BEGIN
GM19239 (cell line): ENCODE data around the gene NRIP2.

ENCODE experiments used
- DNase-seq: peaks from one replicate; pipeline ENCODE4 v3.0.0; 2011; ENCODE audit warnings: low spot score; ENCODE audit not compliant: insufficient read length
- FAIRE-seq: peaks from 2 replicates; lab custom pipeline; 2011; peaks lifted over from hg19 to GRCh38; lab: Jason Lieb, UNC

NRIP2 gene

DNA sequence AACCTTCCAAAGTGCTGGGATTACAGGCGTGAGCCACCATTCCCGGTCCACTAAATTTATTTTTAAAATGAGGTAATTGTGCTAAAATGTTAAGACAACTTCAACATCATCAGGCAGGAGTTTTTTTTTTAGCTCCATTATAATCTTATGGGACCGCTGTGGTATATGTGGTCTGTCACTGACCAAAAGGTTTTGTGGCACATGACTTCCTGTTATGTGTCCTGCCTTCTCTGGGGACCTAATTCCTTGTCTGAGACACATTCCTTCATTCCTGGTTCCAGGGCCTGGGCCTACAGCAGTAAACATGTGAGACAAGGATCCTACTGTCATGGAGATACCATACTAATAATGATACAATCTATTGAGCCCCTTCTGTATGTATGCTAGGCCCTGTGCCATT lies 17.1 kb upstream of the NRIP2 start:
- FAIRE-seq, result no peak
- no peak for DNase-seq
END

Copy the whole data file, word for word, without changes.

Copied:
GM19239 (cell line): ENCODE data around the gene NRIP2.

ENCODE experiments used
- DNase-seq: peaks from one replicate; pipeline ENCODE4 v3.0.0; 2011; ENCODE audit warnings: low spot score; ENCODE audit not compliant: insufficient read length
- FAIRE-seq: peaks from 2 replicates; lab custom pipeline; 2011; peaks lifted over from hg19 to GRCh38; lab: Jason Lieb, UNC

NRIP2 gene

DNA sequence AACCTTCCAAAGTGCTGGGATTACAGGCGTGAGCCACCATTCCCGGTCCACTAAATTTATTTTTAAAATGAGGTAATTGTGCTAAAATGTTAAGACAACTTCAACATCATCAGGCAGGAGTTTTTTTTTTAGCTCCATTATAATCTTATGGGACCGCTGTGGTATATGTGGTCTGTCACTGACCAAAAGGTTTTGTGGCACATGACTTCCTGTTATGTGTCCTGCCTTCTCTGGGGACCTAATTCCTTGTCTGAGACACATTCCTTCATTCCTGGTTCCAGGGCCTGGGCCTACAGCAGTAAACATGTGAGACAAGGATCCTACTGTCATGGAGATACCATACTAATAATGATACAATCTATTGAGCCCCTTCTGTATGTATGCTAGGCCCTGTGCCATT lies 17.1 kb upstream of the NRIP2 start:
- FAIRE-seq, result no peak
- no peak for DNase-seq